Is Open Source organising the way forward for trade unions? Some people seem to think so, but are we even sure what it means?
Trade unions in the West have been in decline since the late 1970s. This is because the capitalist crisis of the early 70s was caused in part by a powerful labour movement, and to solve the crisis capital disciplined labour and instituted a wage repression that has remained with us for a generation.
Nowhere has the decline in union strength been more dramatic than the US; and yet it is from the US, among the most vulnerable and unorganised groups of workers, that new organising forms have emerged.
This article gives a really good overview of the model developed in the Justice for Janitors campaign.
New forms of shared strategy and campaigning are taking on the worst effects of fiercely competitive neoliberal service economies. Globalization from above can be fought and resisted effectively by processes of globalization from below
It’s an important piece that’s worth reading. The author argues that by sharing tactics unions are embracing an Open Source methodology, and creating communities of resistance to neo-liberal globalisation.
It’s a very good summary of this organising model, which is considered best practice by many unions, including the one I work for. It is successful because it begins to realise that autonomy is a powerful mobiliser, and that by giving activists ownership over campaigns in their workplaces, you build confident and dynamic local structures that are able to respond fluidly to complex and shifting circumstances. The industrial relations landscape is changing rapidly, and hierarchy and bureaucracy are the death of innovation. This organising model creates some free space for new activists to find and develop a voice.
However, I am not sure if it’s accurate to describe is as Open Source – I think the feature of fluid structures and sharing good practice is typical of social movement unionism.
I have worked with our organising department using technologies and there is an intuitive understanding that for organising to succeed, hierarchical structures need to be removed and local activists given ownership over activity at their workplace.
Dissonance comes after the organising phase, when the workplace, with newly signed recognition agreements, has to fit into the existing union structure, which is still hierarchical. Unions have not yet applied the principles of networked organising to the rest of their structures.
The article would be useful if it was more explicit about how Open Source principles can be applied to union organising. There is an existing Industrial Relations model called Open Source Unionism, developed by Freeman and Rogers. In my view it’s nonsense – it removes the organising function from unions and uses technology to service members cheaply:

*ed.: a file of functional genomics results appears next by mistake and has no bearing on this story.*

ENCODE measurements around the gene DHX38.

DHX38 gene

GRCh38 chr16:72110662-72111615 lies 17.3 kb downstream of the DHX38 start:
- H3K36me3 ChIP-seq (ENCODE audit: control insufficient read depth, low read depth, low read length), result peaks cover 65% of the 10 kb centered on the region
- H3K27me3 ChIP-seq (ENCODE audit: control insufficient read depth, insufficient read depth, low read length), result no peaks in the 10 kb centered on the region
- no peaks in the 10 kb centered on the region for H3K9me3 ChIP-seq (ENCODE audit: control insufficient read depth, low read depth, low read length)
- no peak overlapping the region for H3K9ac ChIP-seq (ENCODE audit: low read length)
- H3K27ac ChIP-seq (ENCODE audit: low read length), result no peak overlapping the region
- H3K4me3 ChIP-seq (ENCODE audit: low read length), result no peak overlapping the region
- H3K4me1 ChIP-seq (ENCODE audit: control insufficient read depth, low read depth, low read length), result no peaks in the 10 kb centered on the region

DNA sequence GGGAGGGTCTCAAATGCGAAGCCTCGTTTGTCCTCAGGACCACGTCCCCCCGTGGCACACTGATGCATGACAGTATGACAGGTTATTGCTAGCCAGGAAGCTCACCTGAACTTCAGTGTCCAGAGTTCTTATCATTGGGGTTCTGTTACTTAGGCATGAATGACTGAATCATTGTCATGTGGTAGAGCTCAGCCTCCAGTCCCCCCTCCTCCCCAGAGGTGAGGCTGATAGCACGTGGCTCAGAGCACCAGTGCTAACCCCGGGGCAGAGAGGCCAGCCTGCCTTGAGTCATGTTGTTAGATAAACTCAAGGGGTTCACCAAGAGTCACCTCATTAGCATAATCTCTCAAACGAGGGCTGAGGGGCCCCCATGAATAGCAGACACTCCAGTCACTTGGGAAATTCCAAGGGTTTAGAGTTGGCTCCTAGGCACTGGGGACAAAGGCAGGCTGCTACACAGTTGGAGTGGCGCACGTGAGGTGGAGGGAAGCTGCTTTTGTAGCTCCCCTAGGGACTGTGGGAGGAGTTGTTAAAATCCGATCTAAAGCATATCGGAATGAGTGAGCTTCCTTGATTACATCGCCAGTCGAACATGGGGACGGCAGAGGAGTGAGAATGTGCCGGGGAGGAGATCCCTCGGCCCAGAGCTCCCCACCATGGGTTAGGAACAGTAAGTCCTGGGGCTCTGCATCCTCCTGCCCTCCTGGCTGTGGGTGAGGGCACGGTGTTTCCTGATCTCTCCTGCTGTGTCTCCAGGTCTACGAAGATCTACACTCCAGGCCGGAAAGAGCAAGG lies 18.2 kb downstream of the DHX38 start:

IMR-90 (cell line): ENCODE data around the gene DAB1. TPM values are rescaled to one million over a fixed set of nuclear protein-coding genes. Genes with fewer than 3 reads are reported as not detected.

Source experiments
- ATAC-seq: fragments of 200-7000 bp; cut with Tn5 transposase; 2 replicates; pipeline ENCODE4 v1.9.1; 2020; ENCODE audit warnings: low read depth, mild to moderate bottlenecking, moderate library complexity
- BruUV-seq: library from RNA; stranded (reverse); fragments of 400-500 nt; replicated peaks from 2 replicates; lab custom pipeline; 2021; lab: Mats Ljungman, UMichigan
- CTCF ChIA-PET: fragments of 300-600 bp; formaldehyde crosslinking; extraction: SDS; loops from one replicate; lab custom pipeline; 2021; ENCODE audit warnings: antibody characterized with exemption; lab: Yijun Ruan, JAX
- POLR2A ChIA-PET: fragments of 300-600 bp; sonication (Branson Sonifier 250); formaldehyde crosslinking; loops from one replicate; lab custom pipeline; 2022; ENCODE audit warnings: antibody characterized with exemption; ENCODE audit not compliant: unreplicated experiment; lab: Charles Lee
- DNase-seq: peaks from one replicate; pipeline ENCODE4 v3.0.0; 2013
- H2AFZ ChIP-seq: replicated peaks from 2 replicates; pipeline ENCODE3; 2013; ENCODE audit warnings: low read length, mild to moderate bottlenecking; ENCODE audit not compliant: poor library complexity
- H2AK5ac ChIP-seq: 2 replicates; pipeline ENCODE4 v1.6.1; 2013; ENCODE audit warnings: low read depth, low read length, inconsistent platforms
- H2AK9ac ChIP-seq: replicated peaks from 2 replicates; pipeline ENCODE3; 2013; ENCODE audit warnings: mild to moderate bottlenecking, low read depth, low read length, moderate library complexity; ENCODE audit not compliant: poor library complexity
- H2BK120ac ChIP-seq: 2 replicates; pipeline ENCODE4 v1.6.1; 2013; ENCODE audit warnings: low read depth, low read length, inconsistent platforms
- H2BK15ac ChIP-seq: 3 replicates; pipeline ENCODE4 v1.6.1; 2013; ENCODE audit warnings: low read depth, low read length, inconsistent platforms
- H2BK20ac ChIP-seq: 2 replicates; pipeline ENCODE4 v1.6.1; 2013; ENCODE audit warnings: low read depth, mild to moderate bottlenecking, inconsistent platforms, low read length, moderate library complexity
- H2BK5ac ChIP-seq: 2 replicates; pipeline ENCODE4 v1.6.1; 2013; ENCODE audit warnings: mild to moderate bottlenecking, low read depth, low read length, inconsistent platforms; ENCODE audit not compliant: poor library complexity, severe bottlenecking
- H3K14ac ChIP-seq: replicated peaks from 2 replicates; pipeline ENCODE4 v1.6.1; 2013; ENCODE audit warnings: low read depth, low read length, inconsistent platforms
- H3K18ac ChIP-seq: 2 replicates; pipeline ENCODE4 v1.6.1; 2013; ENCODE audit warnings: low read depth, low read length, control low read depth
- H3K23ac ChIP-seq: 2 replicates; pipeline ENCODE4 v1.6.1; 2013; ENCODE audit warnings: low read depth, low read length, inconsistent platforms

At essentially zero marginal cost, unions can communicate with an ever-expanding number of new members, and they can deliver all manner of services to them through the Internet.
Why would anyone join a union that was little more than a bot? It is workplace structure and collective bargaining that make the difference.
The real problem with this Open Source Unionism is that it fails Blackburn’s Unionateness Test. While the value of Blackburn’s test is contested, it is useful to measure whether an organisation is a union, or merely a workers’ social club or online network. A crucial feature of trade unions is representing workers collectively: signing up members in non-recognised workplaces and providing generic advice over the Internet gives absolutely no bargaining power or ability to coordinate action.
While it would be interesting to measure the dynamic between Barbrook’s ‘network community’ and a more formal trade union structure, this model seems to defeat the purpose of trade unionism. It might appear to be a quick fix for boosting membership numbers, but the servicing model is widely considered to be a failure, and there is no substitute for building strong workplace structures. Informal online developments should augment rather than attempt to replace other forms of trade unionism.
For what it’s worth, I also think the authors use the term ‘Open Source’ without understanding what it means, as a synonym for ‘unstructured’ or ‘loosely organised’. Genuine open source developments are highly structured, due to the need to organise the work of thousands of volunteers. Open Source trade unionism would be structured, but transparent.
An alternative, networked organising model needs to be developed.